The LoHud Yankees Blog

A New York Yankees blog by Chad Jennings and the staff of The Journal News


Pregame notes: Another lefty likely finished for the season

Posted by: Chad Jennings - Posted in Notes, Podcast on Apr 14, 2011 Print This Post Print This Post | Email This Post Email This Post

Pedro Feliciano had an MRI this winter before he signed with the Yankees. It showed no problems. When he got to spring training, he pitched with no pain and no cause for concern. In his fourth spring outing, he allowed one hit and struck out the other three batters he faced. It seemed to be another good sign, but that’s the day Feliciano first felt something in his shoulder.

“That day that I pitched, I remember I threw long toss with Soriano and I was fine,” he said. “I did my short toss and everything, then in the bullpen I was fine. After I got my first out, I got a single bloop to the righty and then I got my two strikeouts. I got the last two outs, but it wasn’t me. That inning was weird. I’ve never had that, so I thought it would go away. That’s why I kept pitching, but the next day was bad.”

Initially, Feliciano thought it was just unexpected soreness. When it lingered, he initially labeled it a triceps issue. Gradually, the diagnosis shifted closer to the shoulder, and yesterday he found out that there’s a small tear in his shoulder capsule. Feliciano believes it’s a new injury, one that happened that day in Florida, not over time at Citi Field. He wonders if it’s connected to all the weight lifting he did this spring.

Bottom line, Feliciano will see Dr. Andrews on Monday for a second opinion, but he’s expecting to have surgery. The Yankees are expecting the same. Brian Cashman called it a “very obvious” diagnosis, and surgery will keep him out all year.

Even if Andrews says surgery is not necessary, Feliciano will still be out several more weeks leaving the Yankees without their primary left-handed reliever, the guy they gave two year, $8 million this winter. The Yankees were well aware of Feliciano’s workload with the Mets, but they thought this was a risk worth taking.

“He was definitely abused over there,” Cashman said. “But we knew that.”

Here’s Cashman. It’s worth a listen. He talked for about 20 minutes about the Yankees own history of overusing pitchers. Cashman said he spoke to Joe Torre about it several times, asking that he not go to the same guys over and over again, and he seems happy that it’s no longer an issue with Joe Girardi.

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• For now, the Yankees are going to stick with Boone Logan as their only left-handed reliever. There’s no one in the system they’re considering calling up at the moment, and Girardi said he doesn’t expect to find a lefty on the market right now.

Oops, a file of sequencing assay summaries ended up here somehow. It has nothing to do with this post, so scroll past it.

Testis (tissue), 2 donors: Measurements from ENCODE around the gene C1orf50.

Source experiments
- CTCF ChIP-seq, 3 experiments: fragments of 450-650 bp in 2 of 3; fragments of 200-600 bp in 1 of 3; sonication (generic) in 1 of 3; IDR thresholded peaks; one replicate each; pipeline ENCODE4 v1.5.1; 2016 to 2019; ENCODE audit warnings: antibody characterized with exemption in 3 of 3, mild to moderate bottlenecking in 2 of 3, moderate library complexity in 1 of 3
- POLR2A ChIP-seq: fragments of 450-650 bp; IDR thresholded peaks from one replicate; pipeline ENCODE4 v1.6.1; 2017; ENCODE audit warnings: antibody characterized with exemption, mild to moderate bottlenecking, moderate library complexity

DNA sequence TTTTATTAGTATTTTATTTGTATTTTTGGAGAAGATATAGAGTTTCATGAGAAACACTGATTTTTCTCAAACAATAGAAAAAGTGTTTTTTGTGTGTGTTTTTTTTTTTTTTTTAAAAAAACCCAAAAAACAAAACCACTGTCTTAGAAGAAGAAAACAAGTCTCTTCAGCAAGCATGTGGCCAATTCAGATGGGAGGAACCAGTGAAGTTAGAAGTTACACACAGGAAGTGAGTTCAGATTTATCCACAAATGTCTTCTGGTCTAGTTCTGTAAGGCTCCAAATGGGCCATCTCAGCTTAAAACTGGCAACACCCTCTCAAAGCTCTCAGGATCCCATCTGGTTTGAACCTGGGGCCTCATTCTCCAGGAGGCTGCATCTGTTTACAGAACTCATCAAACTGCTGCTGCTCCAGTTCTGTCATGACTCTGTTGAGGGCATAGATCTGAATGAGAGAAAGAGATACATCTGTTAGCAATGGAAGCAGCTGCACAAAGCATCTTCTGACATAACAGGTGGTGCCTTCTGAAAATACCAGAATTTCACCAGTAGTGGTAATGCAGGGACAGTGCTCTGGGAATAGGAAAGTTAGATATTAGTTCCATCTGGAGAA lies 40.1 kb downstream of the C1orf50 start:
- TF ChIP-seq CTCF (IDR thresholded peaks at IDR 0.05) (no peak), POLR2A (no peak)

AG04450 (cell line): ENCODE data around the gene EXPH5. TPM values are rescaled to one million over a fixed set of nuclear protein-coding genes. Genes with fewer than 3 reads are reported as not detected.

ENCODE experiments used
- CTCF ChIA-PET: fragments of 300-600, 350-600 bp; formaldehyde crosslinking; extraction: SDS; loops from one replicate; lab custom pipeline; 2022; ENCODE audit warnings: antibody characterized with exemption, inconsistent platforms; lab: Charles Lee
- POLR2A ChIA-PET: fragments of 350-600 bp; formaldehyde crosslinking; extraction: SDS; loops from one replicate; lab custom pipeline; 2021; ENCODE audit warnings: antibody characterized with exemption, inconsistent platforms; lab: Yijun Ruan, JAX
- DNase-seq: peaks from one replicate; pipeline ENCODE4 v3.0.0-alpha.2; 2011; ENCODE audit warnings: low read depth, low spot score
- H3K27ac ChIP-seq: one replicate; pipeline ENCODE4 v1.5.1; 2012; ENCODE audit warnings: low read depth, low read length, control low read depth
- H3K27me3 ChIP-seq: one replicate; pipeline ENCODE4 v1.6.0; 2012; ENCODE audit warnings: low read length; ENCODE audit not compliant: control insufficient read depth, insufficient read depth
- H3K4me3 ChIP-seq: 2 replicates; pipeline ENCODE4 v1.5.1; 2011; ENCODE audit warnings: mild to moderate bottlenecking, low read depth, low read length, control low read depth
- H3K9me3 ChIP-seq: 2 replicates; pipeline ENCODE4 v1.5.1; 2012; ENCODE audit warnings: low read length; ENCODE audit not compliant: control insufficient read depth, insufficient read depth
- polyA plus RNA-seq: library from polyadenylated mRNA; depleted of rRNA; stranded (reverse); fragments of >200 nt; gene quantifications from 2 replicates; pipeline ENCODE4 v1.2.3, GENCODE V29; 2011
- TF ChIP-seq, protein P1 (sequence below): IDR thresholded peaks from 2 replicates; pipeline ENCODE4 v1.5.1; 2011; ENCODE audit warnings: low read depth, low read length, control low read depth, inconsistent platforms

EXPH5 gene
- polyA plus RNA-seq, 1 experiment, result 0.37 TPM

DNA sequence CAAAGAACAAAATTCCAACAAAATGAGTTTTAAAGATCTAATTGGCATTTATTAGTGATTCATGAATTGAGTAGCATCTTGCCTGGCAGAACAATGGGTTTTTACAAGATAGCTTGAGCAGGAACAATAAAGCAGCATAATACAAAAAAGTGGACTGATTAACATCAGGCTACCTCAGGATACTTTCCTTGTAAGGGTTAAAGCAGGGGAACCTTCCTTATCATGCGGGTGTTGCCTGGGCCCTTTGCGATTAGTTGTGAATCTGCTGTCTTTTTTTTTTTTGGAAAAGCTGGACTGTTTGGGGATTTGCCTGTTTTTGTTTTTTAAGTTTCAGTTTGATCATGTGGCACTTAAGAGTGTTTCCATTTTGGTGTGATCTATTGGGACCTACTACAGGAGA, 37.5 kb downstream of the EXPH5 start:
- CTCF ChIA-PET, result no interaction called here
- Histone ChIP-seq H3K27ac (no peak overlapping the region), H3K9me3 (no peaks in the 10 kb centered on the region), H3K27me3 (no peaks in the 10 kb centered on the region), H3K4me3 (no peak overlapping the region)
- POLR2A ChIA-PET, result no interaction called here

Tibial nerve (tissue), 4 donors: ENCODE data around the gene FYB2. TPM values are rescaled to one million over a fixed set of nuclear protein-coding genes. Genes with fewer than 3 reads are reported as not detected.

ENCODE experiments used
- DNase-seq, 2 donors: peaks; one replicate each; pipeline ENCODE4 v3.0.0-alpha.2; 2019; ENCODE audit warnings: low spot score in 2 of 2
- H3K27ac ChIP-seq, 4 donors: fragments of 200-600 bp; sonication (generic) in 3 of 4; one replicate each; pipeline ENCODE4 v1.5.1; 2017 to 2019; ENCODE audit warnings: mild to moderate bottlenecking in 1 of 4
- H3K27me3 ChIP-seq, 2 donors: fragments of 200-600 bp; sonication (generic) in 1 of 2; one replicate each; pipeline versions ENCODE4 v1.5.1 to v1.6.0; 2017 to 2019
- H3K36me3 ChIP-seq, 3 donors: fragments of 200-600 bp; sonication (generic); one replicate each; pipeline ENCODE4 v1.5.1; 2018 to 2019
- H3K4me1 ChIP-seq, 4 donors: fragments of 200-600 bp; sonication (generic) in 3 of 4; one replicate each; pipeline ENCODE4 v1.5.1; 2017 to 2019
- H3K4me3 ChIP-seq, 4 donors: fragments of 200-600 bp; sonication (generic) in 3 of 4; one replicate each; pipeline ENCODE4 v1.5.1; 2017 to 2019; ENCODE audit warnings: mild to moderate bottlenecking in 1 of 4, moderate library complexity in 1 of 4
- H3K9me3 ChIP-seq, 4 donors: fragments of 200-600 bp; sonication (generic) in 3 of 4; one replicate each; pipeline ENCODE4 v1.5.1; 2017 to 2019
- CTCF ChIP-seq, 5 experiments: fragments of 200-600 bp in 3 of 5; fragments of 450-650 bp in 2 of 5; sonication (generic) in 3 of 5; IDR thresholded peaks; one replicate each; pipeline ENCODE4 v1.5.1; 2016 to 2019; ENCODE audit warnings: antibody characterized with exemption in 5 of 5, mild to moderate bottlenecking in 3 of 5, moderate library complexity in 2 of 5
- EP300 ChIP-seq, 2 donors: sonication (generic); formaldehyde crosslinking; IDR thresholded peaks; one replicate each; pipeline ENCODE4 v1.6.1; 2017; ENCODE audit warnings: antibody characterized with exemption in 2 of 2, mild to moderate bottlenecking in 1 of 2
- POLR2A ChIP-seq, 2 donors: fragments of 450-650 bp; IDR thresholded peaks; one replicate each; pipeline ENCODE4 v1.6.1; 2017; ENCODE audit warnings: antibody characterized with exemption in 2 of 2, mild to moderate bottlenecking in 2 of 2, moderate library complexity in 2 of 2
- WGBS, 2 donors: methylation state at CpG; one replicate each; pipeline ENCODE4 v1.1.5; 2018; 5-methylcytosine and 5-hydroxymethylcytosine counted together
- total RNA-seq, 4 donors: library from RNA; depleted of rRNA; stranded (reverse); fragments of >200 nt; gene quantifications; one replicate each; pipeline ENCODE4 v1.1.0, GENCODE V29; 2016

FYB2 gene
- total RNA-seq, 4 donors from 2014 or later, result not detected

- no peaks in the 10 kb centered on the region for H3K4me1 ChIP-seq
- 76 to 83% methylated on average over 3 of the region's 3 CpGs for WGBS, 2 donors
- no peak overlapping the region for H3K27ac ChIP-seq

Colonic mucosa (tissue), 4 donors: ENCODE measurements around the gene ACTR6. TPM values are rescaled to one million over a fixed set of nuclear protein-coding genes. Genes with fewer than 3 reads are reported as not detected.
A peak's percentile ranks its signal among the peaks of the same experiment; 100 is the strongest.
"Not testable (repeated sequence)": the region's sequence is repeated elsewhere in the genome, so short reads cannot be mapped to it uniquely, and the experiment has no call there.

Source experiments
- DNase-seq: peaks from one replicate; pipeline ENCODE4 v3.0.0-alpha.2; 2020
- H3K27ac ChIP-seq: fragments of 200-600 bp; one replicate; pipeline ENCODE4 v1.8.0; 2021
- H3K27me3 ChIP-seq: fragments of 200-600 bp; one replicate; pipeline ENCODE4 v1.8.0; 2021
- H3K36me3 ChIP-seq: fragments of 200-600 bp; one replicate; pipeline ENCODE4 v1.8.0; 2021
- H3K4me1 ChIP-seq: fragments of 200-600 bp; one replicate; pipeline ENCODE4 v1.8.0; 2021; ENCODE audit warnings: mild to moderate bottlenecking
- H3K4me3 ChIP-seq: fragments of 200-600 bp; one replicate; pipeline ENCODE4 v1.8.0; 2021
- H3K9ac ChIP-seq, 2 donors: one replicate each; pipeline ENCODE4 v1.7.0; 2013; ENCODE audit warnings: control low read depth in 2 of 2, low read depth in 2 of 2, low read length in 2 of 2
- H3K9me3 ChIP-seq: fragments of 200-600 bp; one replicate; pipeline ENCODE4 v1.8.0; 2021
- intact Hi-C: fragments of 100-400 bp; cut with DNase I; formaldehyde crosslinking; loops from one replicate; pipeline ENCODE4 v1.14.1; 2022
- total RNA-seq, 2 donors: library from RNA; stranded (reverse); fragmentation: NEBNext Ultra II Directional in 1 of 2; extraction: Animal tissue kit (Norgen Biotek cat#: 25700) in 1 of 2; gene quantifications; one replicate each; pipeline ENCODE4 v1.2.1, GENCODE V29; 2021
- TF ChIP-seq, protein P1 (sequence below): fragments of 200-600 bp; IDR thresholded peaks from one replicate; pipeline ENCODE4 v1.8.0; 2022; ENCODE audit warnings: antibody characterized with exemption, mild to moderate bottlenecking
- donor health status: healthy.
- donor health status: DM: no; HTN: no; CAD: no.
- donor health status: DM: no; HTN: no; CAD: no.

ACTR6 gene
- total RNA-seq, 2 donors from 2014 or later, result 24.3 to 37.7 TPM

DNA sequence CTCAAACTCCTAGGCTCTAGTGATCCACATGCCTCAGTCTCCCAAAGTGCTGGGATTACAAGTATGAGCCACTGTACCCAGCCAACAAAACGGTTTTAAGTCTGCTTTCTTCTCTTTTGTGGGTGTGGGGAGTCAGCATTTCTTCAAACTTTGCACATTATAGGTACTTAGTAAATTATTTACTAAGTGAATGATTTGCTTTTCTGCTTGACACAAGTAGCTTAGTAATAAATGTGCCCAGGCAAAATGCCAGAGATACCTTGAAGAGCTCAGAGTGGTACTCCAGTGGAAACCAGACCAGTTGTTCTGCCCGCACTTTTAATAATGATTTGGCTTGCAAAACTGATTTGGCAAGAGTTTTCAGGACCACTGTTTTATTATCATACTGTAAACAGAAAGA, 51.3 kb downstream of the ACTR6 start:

• The most obvious left-handed addition might be Andy Sisco, but Cashman said Sisco’s fastball in Scranton hasn’t been what it was when the Yankees saw him this winter. Sisco might be an option down the road, but Cashman said he’s not an option right now.

• Here’s Joe Girardi on the bullpen without Feliciano: “The bullpen is what it is. We believe that we have right-handers that are capable of getting left-handers out. At this point, Pedro has to make a decision on what he’s going to do. It’s disappointing. We were counting on him to be a big left-hander out of our bullpen. Boone Logan stepped up for us last year, and he’s going to have to do it again.”

• The Associated Press reports that Major League Baseball is leaning toward expanded use of instant replay next season.

• Both Dellin Betances and Manny Banuelos have been placed on the Double-A disabled list because of blisters. Cashman said he believe it’s because the seams are smaller — not as raised — on minor league baseballs, which might have been an issue for Betances and Banuelos shifting from big league spring training to the minor league season.

• In other minor league injury news, Josh Norris reports that Gary Sanchez is headed for the disabled list in Charleston. Not sure why.

• Obviously today is a pretty big start for Phil Hughes, as big as a third start of the season can be anyway. Both Girardi and Cashman said Hughes has generally been slow to generate velocity, that it usually doesn’t come until a little later in the season. Last year was an exception to the rule. Girardi said he still considers the velocity a secondary issue. “I wasn’t getting so caught up in it,” he said. “It comes down to locating the ball and changing speeds.”

ORIOLES
Brian Roberts 2B
Nick Markakis RF
Derrek Lee 1B
Vladimir Guerrero DH
Luke Scott LF
Adam Jones CF
Mark Reynolds 3B
Matt Wieters C
Cesar Izturis SS

Associated Press photo of Feliciano

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